Even if you’ve just started to drive a car, you’re probably aware of the general guideline advising you to change your tires regularly.
In a perfect world, you’ll find that the right time to replace all of your tires, both the ones at the rear and the front, is the same. But more often than not, you’ll be surprised to find that your tires have eroded unevenly.
If you’re confused about the causes of uneven tire wear, and which tire wears faster the following section might be of some help.
Understanding Tire Wear
There’re a lot of factors that contribute to tire wear that isn’t just limited to your tire’s quality. These factors include the interactions between the tires and the road as well as the locations where the car has been driven.
Even your driving style and the speed at which you usually drive can affect your tire wear. Be it long drives at high speeds or aggressive driving, both actions can have a detrimental effect on the overall lifespan of your tires.
Don’t Tires Wear Out Evenly?
You’ll be surprised to find out that uneven tire wear is a common occurrence. Usually, uneven tire wear can be caused by a magnitude of reasons related to improper alignment, overinflation, suspension, and more.
Moreover, tires subjected to high stress and those on the driving axle will wear faster than others. Most car owners aren’t familiar with the causes of both uneven tire wear as well as premature tire wear.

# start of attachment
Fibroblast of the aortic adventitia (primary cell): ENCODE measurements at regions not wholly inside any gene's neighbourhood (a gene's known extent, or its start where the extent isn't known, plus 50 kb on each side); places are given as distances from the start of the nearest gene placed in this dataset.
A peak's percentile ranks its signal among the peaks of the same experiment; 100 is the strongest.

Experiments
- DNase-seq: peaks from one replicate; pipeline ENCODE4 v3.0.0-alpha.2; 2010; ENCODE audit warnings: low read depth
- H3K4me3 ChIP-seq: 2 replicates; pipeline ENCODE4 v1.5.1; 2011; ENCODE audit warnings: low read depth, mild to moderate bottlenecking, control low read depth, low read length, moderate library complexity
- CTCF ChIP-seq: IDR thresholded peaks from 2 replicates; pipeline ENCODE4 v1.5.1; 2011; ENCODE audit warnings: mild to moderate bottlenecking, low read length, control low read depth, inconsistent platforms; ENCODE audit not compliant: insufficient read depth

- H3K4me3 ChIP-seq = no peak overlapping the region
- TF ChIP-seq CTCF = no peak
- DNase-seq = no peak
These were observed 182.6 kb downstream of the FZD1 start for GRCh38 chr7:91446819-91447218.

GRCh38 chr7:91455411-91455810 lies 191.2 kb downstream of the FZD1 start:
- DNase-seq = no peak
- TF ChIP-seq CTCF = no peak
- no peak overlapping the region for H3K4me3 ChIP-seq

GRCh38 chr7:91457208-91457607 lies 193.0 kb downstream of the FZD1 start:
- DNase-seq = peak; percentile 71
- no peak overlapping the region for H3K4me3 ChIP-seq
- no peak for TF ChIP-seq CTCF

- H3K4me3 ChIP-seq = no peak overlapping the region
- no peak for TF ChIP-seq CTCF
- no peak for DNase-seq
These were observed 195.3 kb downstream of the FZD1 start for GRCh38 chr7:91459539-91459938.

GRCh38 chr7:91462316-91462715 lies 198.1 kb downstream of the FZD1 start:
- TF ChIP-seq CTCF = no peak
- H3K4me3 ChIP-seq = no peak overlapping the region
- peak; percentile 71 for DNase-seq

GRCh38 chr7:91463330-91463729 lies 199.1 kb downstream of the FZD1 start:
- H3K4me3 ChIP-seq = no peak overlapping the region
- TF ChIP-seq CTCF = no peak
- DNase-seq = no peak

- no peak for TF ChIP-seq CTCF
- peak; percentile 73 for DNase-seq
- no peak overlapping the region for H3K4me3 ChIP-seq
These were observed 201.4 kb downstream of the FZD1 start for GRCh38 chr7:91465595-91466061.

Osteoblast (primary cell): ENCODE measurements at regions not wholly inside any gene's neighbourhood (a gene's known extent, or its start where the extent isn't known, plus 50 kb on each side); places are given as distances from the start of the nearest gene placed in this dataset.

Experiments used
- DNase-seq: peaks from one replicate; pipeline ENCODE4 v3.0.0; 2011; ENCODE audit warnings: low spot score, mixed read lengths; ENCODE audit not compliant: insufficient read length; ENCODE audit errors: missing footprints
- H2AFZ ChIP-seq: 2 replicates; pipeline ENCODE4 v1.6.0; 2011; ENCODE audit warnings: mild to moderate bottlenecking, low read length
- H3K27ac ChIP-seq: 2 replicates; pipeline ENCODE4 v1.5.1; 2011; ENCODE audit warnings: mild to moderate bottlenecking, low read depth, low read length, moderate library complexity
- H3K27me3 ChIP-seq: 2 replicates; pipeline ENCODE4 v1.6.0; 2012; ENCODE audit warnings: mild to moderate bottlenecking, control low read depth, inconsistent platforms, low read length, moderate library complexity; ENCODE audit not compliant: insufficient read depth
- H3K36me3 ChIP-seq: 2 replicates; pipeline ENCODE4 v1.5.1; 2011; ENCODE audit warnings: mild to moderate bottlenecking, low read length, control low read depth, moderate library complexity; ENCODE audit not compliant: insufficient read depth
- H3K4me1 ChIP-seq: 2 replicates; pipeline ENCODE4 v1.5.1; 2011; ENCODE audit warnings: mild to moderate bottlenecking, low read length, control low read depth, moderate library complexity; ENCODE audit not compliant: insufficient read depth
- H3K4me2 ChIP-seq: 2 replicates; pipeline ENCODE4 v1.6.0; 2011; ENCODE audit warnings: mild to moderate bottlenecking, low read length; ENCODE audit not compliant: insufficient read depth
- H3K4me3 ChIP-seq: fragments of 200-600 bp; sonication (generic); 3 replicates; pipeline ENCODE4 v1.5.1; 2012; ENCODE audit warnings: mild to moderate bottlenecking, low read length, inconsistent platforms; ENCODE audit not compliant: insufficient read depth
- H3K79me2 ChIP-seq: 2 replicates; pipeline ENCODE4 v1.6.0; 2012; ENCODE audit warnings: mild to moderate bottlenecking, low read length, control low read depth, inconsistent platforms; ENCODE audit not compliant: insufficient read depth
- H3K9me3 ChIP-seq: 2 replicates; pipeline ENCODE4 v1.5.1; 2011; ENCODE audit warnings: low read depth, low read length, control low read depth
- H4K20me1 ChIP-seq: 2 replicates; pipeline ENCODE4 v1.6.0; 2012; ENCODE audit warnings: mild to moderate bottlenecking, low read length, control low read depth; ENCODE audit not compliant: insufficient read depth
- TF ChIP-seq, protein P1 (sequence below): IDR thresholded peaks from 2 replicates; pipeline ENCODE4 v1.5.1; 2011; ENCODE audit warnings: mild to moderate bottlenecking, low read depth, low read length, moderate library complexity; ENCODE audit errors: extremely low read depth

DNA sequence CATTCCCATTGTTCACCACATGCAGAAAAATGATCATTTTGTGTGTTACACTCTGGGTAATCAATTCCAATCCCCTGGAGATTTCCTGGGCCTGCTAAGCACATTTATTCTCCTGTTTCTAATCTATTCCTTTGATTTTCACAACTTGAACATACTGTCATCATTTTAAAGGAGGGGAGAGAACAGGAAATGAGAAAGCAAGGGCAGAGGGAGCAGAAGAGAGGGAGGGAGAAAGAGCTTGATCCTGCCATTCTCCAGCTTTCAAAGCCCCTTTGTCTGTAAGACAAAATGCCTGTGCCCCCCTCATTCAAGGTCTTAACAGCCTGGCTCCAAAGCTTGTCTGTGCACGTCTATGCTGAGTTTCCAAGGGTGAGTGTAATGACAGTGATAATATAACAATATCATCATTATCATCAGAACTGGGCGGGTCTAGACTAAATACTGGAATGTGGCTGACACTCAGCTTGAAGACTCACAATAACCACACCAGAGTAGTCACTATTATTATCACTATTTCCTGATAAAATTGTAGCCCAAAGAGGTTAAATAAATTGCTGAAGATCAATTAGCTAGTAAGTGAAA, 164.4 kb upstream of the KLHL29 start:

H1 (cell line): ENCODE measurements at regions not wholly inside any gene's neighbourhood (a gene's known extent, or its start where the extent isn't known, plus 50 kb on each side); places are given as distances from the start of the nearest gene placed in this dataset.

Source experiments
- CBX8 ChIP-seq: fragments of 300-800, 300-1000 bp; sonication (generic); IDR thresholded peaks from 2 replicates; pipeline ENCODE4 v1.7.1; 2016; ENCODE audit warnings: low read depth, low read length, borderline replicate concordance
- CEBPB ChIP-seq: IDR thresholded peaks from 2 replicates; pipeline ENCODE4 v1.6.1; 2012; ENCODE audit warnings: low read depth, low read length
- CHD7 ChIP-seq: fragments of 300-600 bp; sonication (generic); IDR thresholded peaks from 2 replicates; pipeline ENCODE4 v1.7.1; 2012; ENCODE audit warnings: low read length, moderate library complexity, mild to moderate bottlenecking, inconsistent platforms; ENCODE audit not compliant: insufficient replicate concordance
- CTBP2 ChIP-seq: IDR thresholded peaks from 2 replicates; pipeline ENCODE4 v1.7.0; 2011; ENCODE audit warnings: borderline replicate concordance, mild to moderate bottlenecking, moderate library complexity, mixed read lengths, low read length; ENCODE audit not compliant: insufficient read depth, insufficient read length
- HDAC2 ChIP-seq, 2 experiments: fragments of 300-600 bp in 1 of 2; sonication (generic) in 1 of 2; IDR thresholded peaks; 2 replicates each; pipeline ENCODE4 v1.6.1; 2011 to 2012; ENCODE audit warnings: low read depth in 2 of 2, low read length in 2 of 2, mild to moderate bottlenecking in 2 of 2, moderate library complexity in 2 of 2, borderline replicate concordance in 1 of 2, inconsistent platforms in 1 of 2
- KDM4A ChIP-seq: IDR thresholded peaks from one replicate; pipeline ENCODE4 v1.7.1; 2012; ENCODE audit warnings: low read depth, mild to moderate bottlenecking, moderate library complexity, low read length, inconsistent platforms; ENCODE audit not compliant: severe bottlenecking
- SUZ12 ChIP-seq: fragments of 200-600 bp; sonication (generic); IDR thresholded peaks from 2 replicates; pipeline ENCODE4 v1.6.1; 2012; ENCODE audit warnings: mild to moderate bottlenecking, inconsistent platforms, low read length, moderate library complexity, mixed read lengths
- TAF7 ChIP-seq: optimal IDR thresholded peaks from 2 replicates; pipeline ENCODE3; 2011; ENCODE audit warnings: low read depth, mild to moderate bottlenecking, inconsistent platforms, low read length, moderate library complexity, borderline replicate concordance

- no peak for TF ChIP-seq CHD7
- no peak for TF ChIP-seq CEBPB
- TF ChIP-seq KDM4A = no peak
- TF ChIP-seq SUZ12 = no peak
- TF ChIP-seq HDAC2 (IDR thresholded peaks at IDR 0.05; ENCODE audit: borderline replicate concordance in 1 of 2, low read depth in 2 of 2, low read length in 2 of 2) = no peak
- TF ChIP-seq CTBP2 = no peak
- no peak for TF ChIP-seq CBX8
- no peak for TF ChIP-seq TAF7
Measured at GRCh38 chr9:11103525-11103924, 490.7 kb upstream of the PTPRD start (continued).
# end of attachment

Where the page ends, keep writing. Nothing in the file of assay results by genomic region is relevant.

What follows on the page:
Do you know that you can guess the causes of uneven tire wear just from visually checking where the wear is occurring?
For example, if you’re facing high wear on your tire’s outer edges, then the main culprit can be misalignment.
The car can be sloped towards one side, adding more pressure on the tire causing it to erode unevenly.
Which Tires Wears Out Faster? Front or Rear Tires?
The answer isn’t simple. Whether you face high wear on your front or rear tires depends on what type of car you’re driving.
Most people usually drive a passenger vehicle. In this case, you should expect your front tires to wear faster than the ones at the back.
Passenger vehicles usually have a front-wheel-drive arrangement, meaning that the pressure of accelerating is mostly exerted on the front wheels.
The power generated by the engine is transferred to them while the tires on the rear end of your car generally don’t receive any power on their own.
On the other hand, the responsibility of steering, braking, etc. also falls upon your front tires. All of this places immense stress on them, causing the tires to erode faster.
Why You Should Care About Your Left Front Tire
Even under normal circumstances, you’ll find that the left front tires of your car undergo excessive wear.
Left front tires usually are heavily loaded and are responsible to manage the steering for every right turn you make.
Not only that, but most roads also have a slope that is leaning towards the left. This naturally creates more pressure on your front left wheel as they have to work harder than the other tires.
Is Tire Wear Different For RWD?
Rear-wheel drive, or RWD for short, is typically found in high-powered and high-performance vehicles. This includes both luxurious cars, sports cars, and trucks.
RWD cars put the drivetrain pressure on the shoulder of rear tires. From transferring the power of the engine to the road and to bearing additional traction management, rear tires tend to wear faster in RWD cars for the above-mentioned reasons.
Managing Uneven Tire Erosion